Is the Old Covenant Still Relevant to Our Lives?

By Jamey Escamilla • August 23, 2022


Recently I was asked, “Is there any relevance at all to the Old Covenant in this New Covenant age? And to what extent is there continuation or discontinuation of the covenants?”


I think this is a fantastic question. Often times, believers get very confused as to how we’re supposed to approach the Old Covenant in today’s world.


Should we still uphold it?

Can we use it as a guide to live holy?

Is there any relevance at all to the Old Covenant in today’s world?


Understanding the difference between the Old and New Covenants and how they apply to our lives is super important because it determines how a Christian lives in the here and now. Depending on what we believe about the relevance of the Old Covenant, it could also cause us to form distinct beliefs about God and who we are in Christ.


Is there any relevance to the Old Covenant in our New Covenant age?


Let’s answer this question by first making sure that we all understand what the Old Covenant is.


The Old Covenant was the contract that the ancient Israelites were under with God in the Old Testament. We can also call it the Mosaic Law that contained a lot of the popular Old Testament laws that we know about, such as the Ten Commandments.


We all know the origin story of the Israelites in the Bible, so let’s start there. There was Abraham, Isaac, and then Jacob. From Jacob came the 12 tribes of people that made up the Israelite nation. This whole nation of Israel was in slavery in Egypt for 400 long years. Then, Moses comes on the stage.


He tells Pharaoh, “Let my people go.” God then demonstrates the famous plagues over Egypt until they finally relent and let the Israelites leave Egypt. They cross the Red Sea after God parts it and wander into the wilderness. A few months later, they come to Mount Sinai.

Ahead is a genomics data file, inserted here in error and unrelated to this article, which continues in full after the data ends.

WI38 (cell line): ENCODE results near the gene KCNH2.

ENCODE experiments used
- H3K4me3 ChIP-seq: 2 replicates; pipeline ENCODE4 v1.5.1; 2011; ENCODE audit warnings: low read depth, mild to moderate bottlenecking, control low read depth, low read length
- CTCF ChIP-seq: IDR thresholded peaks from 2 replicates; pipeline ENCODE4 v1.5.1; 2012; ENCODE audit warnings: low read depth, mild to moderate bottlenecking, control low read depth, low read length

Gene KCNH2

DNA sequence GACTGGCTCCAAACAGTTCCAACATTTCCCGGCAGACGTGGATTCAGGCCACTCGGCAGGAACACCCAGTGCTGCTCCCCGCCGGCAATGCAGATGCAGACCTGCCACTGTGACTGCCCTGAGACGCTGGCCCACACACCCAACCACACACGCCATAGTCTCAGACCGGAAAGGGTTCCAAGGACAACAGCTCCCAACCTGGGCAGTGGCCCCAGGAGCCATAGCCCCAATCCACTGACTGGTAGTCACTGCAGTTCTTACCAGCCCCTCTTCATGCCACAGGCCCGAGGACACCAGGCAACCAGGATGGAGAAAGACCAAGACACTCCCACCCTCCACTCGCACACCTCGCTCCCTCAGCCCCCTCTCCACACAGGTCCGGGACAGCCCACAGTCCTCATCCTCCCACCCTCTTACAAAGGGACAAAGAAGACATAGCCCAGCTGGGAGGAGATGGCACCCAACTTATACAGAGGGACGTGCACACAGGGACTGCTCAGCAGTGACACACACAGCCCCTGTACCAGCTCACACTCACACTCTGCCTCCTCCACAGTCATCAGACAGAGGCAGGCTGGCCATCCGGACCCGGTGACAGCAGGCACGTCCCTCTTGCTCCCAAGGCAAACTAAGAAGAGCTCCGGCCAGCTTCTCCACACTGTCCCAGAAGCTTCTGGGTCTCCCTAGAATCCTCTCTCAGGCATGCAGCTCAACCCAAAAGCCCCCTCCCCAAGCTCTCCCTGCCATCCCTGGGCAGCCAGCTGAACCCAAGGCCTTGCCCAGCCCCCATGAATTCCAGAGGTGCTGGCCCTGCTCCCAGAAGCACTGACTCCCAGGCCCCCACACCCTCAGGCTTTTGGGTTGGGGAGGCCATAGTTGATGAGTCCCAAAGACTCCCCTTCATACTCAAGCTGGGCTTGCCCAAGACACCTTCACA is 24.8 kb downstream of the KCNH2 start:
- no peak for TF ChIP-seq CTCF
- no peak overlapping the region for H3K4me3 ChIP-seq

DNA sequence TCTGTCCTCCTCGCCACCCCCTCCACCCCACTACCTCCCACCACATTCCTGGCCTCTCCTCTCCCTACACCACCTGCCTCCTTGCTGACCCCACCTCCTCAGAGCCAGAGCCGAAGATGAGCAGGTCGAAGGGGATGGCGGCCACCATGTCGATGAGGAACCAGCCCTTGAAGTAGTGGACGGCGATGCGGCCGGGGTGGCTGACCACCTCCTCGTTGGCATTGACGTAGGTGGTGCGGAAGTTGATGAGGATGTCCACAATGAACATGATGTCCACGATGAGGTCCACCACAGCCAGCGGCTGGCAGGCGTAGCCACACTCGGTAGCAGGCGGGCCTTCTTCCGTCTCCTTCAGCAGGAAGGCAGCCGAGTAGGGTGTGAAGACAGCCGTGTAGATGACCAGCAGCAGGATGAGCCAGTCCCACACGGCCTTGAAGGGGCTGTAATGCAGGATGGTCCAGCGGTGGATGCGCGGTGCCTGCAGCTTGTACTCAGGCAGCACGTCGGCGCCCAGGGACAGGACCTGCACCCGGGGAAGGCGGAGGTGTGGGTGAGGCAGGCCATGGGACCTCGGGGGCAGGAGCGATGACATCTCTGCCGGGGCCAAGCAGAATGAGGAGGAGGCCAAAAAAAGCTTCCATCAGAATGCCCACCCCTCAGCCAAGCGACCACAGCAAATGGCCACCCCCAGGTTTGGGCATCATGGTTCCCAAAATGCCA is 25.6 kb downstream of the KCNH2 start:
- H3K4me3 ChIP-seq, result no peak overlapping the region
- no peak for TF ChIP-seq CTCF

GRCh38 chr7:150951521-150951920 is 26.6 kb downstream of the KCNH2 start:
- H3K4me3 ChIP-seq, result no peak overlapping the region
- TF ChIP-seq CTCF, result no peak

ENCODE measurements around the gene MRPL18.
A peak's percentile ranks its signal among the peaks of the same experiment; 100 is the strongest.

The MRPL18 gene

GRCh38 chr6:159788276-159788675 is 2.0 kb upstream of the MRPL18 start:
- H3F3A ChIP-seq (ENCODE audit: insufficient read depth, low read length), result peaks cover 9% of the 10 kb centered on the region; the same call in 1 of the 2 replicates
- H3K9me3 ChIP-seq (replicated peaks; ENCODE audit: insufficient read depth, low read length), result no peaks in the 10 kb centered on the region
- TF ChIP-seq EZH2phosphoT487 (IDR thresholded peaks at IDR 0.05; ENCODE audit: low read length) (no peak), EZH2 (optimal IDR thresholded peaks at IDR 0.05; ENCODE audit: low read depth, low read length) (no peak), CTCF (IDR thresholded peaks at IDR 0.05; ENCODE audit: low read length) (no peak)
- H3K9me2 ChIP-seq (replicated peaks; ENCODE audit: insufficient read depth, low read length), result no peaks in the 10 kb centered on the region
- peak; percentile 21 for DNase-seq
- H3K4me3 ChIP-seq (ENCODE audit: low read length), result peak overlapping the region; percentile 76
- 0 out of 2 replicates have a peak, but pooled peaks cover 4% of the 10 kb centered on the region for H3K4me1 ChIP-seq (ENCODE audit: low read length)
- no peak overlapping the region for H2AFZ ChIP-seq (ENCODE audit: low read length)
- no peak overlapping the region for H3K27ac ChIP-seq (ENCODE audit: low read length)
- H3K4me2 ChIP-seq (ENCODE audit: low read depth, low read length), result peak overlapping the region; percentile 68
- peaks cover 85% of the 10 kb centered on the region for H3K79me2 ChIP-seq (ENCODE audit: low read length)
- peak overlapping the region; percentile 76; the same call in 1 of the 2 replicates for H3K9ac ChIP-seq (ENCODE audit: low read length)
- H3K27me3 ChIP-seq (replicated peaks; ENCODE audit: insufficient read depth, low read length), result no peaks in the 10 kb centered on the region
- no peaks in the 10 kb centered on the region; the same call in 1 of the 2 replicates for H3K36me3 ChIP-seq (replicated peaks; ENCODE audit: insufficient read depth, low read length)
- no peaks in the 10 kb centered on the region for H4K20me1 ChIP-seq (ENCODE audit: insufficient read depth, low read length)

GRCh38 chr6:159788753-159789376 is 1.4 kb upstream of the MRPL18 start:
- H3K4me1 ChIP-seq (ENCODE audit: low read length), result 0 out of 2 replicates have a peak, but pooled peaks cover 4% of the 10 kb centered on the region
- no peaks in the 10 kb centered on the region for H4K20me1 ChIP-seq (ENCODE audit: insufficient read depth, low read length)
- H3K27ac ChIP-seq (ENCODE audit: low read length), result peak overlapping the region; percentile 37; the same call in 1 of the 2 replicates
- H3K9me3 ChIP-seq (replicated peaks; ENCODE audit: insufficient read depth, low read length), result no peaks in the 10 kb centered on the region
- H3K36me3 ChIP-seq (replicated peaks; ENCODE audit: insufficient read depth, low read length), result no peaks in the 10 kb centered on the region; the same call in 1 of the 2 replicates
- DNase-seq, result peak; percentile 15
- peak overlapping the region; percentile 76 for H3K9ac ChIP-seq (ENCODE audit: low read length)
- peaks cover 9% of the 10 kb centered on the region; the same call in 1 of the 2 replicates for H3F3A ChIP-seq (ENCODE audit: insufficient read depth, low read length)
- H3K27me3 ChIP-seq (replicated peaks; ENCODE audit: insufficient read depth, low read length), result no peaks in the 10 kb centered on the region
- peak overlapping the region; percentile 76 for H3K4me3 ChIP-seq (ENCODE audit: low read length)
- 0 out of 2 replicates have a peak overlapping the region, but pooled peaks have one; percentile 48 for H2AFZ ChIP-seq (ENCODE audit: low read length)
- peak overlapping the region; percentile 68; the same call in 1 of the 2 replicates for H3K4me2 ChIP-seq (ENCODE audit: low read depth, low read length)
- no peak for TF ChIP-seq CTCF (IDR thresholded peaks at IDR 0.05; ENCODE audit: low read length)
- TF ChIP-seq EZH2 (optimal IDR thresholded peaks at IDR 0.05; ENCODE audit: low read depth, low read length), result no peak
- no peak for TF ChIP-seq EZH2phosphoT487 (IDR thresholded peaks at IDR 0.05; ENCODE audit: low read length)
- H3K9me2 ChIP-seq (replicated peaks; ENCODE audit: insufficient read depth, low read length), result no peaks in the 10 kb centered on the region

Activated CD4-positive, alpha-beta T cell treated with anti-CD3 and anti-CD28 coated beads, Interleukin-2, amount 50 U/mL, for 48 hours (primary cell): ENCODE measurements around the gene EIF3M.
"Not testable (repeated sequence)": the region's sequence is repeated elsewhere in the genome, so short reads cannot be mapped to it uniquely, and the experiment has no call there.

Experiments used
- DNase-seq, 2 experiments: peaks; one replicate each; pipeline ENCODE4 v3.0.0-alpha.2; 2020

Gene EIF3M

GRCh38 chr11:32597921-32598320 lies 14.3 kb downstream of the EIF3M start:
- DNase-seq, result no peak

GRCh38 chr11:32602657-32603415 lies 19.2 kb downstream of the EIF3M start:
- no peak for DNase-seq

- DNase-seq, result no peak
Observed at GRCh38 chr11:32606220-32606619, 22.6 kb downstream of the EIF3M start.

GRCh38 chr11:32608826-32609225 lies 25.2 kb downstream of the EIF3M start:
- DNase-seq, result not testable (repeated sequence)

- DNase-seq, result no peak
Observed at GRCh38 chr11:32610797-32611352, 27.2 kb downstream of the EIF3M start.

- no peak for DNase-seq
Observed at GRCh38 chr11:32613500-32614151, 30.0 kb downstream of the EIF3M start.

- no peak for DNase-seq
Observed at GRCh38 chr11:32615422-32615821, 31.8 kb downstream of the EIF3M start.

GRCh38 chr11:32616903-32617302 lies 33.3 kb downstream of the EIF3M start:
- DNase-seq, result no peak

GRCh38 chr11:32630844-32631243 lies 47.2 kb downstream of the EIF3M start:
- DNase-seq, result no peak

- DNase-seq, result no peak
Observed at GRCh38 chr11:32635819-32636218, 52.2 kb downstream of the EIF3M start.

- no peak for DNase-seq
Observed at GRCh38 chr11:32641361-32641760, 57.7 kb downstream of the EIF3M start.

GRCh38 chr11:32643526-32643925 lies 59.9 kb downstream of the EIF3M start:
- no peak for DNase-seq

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At this mountain, God begins to speak to the Israelites, but they’re too afraid to draw near to Him. This happens in Exodus 19-20, but Deuteronomy 5 is like a “repeat” of this story and it gives us more details as to what actually went down.


Deuteronomy 5:23-27 tells us that they wanted Moses to be the one who goes to God and hears from Him. Moses would then just bring the rules back to the Israelites and they would try to obey.


Scholars believe that if you study the language and history of Exodus 19-20 and Deuteronomy 5 closely, it actually has a lot to do with covenants. Making covenants, or contracts, were big in those days, and that’s what was going on in these passages. The Israelites were entering into the Old Covenant, which was technically a “kinship covenant”.


With this type of covenant, the two people entering into the agreement would have obligations to fulfill. God was responsible for blessing the Israelites and giving them their own land. The Israelites just had to obey, and if they didn’t, they would be judged.


This Old Covenant began here in Exodus 19-20 when the Israelites refused to draw near to God. So, God began to lay out the laws. This included the Ten Commandments, laws that told them how to treat their neighbors, and how to have the proper Israelite diet. The list goes on.


The Nature of the Old Covenant


This is the covenant that the Israelites were under for the remainder of the Old Testament in your Bible, and it shaped the way God dealt with His people. This Old Covenant was the foundation that they all stood on in the Old Testament. The importance of this Old Covenant in their lives is summed up well in Deuteronomy 11:


Deuteronomy 11:18-28

18 “Therefore you shall lay up these words of mine in your heart and in your soul, and bind them as a sign on your hand, and they shall be as frontlets between your eyes. 19 You shall teach them to your children, speaking of them when you sit in your house, when you walk by the way, when you lie down, and when you rise up. 20 And you shall write them on the doorposts of your house and on your gates, 21 that your days and the days of your children may be multiplied in the land of which the Lord swore to your fathers to give them, like the days of the heavens above the earth.

22 “For if you carefully keep all these commandments which I command you to do—to love the Lord your God, to walk in all His ways, and to hold fast to Him— 23 then the Lord will drive out all these nations from before you, and you will dispossess greater and mightier nations than yourselves. 24 Every place on which the sole of your foot treads shall be yours: from the wilderness and Lebanon, from the river, the River Euphrates, even to the Western Sea, shall be your territory. 25 No man shall be able to stand against you; the Lord your God will put the dread of you and the fear of you upon all the land where you tread, just as He has said to you.